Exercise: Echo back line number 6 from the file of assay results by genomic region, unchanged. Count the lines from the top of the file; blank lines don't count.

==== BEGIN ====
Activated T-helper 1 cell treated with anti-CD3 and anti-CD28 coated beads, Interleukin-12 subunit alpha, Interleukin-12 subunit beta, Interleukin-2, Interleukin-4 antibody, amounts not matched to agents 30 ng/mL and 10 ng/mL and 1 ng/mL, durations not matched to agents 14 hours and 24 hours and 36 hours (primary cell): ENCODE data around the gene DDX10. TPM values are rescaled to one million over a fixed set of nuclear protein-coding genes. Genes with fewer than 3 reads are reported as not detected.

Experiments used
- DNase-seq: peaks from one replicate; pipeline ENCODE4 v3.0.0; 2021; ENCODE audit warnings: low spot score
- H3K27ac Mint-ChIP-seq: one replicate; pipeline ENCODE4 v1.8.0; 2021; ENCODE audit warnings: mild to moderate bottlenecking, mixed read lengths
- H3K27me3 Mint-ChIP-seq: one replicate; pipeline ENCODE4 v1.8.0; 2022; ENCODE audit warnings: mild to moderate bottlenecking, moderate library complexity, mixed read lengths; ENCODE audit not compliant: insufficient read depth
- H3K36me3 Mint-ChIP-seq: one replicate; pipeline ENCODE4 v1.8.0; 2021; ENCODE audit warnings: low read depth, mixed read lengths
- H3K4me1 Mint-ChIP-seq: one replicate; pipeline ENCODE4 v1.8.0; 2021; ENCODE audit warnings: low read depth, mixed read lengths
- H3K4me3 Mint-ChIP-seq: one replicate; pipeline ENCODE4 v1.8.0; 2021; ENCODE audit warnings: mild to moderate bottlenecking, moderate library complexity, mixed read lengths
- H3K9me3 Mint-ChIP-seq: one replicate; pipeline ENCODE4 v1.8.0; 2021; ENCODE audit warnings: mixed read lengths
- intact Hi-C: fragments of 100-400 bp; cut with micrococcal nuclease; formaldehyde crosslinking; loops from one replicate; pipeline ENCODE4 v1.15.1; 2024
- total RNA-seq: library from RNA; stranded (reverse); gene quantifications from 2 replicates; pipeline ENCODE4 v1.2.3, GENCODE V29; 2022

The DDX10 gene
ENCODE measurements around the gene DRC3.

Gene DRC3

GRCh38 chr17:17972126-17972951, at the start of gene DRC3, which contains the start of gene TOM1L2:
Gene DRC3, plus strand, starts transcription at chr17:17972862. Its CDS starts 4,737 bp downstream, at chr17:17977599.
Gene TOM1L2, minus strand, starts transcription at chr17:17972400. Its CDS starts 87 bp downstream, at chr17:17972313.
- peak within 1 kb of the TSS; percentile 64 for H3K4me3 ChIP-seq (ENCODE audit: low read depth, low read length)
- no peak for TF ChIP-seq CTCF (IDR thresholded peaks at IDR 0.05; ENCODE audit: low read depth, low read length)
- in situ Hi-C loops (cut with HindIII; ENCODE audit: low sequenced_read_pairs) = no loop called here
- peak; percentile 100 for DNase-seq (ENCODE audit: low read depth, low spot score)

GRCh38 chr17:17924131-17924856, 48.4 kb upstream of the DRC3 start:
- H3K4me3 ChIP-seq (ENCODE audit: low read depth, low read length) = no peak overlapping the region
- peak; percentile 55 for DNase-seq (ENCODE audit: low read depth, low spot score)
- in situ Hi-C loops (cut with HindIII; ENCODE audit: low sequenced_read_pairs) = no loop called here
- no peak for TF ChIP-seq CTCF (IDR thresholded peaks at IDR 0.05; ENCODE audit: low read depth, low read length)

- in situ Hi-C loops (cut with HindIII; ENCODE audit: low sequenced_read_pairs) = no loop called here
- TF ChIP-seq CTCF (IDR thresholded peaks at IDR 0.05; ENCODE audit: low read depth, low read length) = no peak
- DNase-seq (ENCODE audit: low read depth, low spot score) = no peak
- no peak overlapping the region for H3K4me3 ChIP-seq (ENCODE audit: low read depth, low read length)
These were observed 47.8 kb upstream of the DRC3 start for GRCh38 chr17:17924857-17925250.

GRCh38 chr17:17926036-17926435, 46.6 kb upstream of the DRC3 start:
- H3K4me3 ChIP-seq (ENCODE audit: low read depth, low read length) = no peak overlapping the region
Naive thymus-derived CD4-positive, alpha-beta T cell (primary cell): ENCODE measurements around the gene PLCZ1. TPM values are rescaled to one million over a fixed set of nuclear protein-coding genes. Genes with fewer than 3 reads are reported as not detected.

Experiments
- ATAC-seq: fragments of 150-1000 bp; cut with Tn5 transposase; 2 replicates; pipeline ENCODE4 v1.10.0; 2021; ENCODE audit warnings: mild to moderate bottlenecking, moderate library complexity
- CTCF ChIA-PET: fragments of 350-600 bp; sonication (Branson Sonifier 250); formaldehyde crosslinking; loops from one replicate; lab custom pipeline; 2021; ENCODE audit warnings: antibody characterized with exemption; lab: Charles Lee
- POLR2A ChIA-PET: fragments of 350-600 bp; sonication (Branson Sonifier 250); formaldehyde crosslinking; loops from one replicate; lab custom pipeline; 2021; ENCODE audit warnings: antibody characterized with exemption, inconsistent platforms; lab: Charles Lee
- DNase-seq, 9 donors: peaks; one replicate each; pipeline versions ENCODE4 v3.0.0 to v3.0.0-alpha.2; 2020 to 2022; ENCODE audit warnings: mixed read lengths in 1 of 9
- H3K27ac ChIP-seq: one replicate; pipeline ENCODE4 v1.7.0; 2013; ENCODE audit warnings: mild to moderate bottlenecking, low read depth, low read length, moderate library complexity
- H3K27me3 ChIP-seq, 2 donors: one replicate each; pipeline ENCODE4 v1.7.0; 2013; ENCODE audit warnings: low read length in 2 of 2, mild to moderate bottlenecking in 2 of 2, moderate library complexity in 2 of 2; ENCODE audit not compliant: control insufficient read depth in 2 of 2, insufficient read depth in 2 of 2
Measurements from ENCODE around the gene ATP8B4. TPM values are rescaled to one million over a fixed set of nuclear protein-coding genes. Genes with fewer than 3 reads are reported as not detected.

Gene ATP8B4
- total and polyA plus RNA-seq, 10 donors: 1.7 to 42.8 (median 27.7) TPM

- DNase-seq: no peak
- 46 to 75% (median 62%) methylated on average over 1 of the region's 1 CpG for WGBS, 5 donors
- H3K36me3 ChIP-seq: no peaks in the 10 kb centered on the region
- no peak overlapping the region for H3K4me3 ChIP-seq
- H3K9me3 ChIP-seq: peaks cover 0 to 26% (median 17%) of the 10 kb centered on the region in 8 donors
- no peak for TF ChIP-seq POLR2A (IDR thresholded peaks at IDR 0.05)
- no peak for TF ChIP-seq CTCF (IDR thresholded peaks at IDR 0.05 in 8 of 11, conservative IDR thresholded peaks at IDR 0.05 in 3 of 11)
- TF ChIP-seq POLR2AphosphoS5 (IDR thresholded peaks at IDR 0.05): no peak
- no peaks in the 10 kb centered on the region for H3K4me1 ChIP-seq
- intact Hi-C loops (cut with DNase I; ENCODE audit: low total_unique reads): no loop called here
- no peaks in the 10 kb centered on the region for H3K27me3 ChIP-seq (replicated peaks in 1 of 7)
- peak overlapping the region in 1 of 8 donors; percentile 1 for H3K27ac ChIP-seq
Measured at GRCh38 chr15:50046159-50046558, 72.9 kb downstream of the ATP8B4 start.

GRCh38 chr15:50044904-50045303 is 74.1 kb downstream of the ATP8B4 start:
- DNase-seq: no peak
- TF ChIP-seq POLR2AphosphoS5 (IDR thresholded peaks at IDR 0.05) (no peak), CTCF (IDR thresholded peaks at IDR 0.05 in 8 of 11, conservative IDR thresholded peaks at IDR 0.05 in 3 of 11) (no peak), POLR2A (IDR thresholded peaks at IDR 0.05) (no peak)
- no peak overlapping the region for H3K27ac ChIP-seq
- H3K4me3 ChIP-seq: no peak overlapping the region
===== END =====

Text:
- H3K36me3 Mint-ChIP-seq: one replicate; pipeline ENCODE4 v1.8.0; 2021; ENCODE audit warnings: low read depth, mixed read lengths